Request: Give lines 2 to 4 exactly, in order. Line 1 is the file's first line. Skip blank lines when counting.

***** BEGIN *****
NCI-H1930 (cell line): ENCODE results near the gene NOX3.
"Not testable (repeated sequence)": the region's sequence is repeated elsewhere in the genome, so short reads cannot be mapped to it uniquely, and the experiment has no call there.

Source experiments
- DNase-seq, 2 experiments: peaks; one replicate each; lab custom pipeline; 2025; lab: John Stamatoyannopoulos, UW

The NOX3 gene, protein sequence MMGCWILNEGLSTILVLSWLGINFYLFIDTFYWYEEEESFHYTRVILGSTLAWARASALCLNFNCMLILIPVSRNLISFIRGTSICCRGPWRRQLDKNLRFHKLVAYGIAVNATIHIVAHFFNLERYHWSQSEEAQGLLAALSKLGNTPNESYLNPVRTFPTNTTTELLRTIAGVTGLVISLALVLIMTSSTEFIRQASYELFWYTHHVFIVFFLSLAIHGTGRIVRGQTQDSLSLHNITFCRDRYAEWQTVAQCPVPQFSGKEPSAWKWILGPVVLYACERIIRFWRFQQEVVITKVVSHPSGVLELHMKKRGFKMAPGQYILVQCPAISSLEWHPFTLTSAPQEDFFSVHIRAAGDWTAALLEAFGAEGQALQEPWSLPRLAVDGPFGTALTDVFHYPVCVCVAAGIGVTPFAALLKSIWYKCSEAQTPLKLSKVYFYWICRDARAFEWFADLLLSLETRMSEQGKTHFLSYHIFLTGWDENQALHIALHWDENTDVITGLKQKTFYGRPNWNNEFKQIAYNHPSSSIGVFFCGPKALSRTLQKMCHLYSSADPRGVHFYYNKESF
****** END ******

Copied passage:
"Not testable (repeated sequence)": the region's sequence is repeated elsewhere in the genome, so short reads cannot be mapped to it uniquely, and the experiment has no call there.

Source experiments
- DNase-seq, 2 experiments: peaks; one replicate each; lab custom pipeline; 2025; lab: John Stamatoyannopoulos, UW